7 Ways to Build Confidence Without Entitlement

In sports there is an ongoing debate about which style of coaching works best.  Some think you need to be tough on players while others think you need to give them a bit more freedom and allow them to motivate themselves.

In other words, on one end of the spectrum we have this guy:

 

Drill Sergeant

 

While on the other end, there is this guy:

 

Hippy

 

Most modern coaching philosophies suggest that there needs to be a bit of a balance between being “tough” and being “soft” on players.  The best coaches know when the time is right to apply appropriate methods and that it’s not a one-size-fits-all deal.  That’s what makes great coaches so great.  It’s the “feel” they possess for keeping their finger on the pulse of the team.  Great coaches get to know each player to understand how to get the most out of their potential.

Vince Lombardi, one of the greatest coaches in the history of sports once said: “Confidence is contagious.  So is lack of confidence.”  He was exactly right.  Anyone who has played sports and felt that euphoric feeling of “being in the zone”; that place where everything goes your way, knows the immeasurable value of confidence.  Teams that have a strong culture and confident players are the teams that win.

Knowing this is paramount to success, how can we focus on building and maintaining a high level of confidence in our players without entitling them?  Here are 7 simple methods:

 

  • Build a Culture Around “Continuous Improvement”

 

Ernest Hemingway said it best: “There is nothing noble in being superior to your fellow man; true nobility is being superior to your former self.”  It is imperative to success as an individual or team to continually climb the mountain.  If this is deeply rooted in your culture, it will make all other values much easier to instill.  There is nothing more satisfying as an athlete or human being than progress.  It’s like when you finally hit that first pure golf shot.  It’s what hooks you and keeps you coming back.  If you build your culture with a prioritized focus on sound process, then the results will take care of themselves.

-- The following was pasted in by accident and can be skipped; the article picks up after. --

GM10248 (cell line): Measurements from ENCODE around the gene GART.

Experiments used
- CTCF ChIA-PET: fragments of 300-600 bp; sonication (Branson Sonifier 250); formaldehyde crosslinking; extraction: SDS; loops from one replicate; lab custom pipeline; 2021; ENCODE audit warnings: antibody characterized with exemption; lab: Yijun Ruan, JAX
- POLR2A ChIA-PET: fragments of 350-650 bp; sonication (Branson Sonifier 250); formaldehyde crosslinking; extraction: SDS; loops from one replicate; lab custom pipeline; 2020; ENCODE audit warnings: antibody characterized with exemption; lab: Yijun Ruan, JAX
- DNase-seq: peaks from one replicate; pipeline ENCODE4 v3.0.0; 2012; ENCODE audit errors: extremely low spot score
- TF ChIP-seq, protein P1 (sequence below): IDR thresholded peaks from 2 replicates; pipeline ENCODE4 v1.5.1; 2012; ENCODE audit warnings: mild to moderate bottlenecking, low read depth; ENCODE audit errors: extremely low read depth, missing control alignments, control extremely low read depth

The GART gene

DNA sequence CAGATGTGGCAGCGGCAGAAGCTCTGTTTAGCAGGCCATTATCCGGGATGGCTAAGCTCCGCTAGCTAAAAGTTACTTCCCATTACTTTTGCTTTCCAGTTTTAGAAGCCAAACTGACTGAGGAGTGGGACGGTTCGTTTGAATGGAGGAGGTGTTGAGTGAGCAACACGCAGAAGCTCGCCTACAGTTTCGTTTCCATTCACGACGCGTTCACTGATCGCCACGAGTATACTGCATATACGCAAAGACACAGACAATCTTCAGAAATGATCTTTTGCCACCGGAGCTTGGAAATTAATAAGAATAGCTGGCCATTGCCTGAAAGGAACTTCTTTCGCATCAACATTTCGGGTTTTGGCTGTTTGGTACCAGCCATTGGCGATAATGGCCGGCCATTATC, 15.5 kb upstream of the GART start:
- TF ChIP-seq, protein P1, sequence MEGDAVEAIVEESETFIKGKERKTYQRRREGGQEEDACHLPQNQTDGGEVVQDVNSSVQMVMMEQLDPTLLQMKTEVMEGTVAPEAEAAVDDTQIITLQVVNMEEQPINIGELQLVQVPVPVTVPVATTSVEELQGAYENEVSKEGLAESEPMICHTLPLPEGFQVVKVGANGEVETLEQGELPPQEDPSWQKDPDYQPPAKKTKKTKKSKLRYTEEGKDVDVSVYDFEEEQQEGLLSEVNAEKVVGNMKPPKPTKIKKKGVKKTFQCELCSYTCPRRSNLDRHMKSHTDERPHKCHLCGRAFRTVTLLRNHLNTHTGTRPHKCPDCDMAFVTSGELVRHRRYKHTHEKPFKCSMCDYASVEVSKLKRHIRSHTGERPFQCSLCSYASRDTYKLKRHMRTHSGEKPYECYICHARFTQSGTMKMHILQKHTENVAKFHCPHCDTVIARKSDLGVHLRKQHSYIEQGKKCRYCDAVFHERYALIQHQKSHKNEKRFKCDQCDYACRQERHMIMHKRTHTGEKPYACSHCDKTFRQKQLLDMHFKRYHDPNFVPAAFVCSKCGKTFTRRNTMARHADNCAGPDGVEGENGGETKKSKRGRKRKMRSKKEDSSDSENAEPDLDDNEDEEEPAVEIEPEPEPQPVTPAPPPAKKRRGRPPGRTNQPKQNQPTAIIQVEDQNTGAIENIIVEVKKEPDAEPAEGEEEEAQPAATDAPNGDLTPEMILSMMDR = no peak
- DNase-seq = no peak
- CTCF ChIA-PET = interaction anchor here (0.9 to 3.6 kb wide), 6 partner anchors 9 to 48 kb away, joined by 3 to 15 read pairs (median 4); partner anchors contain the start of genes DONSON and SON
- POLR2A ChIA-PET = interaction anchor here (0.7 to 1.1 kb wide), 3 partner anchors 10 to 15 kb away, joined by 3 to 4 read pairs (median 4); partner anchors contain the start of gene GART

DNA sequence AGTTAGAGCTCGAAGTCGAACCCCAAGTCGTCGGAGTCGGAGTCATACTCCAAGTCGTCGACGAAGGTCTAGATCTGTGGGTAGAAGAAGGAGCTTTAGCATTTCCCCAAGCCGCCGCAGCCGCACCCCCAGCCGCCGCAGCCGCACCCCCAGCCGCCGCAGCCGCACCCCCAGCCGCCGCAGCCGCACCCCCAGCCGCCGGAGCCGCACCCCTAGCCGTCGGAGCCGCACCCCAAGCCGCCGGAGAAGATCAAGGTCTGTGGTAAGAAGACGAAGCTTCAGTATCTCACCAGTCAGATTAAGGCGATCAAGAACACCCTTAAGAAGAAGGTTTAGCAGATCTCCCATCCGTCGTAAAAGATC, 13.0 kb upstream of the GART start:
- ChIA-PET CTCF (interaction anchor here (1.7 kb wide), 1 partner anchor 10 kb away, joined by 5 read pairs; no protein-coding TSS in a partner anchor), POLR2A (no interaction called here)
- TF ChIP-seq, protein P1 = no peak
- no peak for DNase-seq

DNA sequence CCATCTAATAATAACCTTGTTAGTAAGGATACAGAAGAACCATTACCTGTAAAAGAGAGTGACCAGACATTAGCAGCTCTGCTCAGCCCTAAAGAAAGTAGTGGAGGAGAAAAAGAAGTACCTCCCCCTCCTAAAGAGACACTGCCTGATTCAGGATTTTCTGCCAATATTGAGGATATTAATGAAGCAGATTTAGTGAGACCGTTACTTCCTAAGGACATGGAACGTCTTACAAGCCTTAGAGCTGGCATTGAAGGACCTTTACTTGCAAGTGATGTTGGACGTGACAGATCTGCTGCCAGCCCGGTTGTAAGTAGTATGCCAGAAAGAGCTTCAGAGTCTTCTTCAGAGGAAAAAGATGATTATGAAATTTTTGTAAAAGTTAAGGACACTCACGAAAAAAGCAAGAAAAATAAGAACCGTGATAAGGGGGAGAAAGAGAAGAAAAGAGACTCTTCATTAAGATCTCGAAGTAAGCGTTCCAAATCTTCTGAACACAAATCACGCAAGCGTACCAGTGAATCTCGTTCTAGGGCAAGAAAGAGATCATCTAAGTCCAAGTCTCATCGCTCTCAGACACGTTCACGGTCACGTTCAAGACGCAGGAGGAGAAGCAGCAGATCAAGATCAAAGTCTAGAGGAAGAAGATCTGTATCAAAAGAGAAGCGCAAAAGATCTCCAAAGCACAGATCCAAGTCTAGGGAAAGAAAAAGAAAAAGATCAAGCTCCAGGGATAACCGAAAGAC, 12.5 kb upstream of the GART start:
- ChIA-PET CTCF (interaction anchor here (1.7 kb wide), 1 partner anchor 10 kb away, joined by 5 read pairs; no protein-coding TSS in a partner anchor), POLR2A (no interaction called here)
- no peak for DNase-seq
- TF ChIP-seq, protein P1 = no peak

• Understand What’s in Your Control and What’s Not

 

In hockey, or any team sport, there is only so much that you can control.  You can play the game of your life and your team can still lose.  One book that really helped me narrow my focus to make me more mindful of what I could control was “Way of the Peaceful Warrior” by Dan Millman.  There is a great quote in the book:

“The time is now, the place is here. Stay in the present. You can do nothing to change the past, and the future will never come exactly as you plan or hope for.”

The one thing that you can control without waiver is your work ethic.  Teams that prioritize and reward work ethic are teams that are scary to play against.  Opponents hated Pete Rose far more for his work ethic than they did his gambling.

 

 

  • Focus on Processes, Not Outcomes

 

There is a common saying that goes something like this:  “Dream big and achieve big.”  While I don’t have a problem with lofty dreams, there is something about this cliché that bugs me.  It glances over the most important part of setting goals:  the process.  It’s like trying to drive to Disneyland without a map.

Great coaches are able to help players map that process and stay focused on working through it.  Outcomes can often be overwhelming, producing a feeling of doubt in players when they aren’t able to quickly achieve them.  By having a plan with achievable milestones and working through the process, you are able to focus on what is within your control.  A series of “quick wins” creates a positive momentum.

 

 

  • Set Small Segment Goals

 

Building off of the last point, when working towards your outcome goals, make sure you are working backwards and setting small segment goals.  Small segment goals allow you to achieve quick wins, building confidence along the road to achieving bigger goals.  One of the best pieces of advice a coach ever gave me was to sit down before each game and map out 5 process goals for the upcoming game.  These goals were always focused on things I could control and if met, always added up to a strong performance.

For example, my goals for a game might look like this:

  • D-Side on All Battles
  • Zero shots blocked on shot attempts
  • Zero turnovers at any line
  • Zero Missed Checks
  • Zero Missed Passes

This exercise helped me to stay focused on short-term, priority processes and to avoid being overwhelmed with outcomes that might be out of my control.  If I were able to focus on these 5 goals and achieve them, in turn, my ice-time would increase, I would be given more opportunities and responsibilities, and I’d achieve more personal success.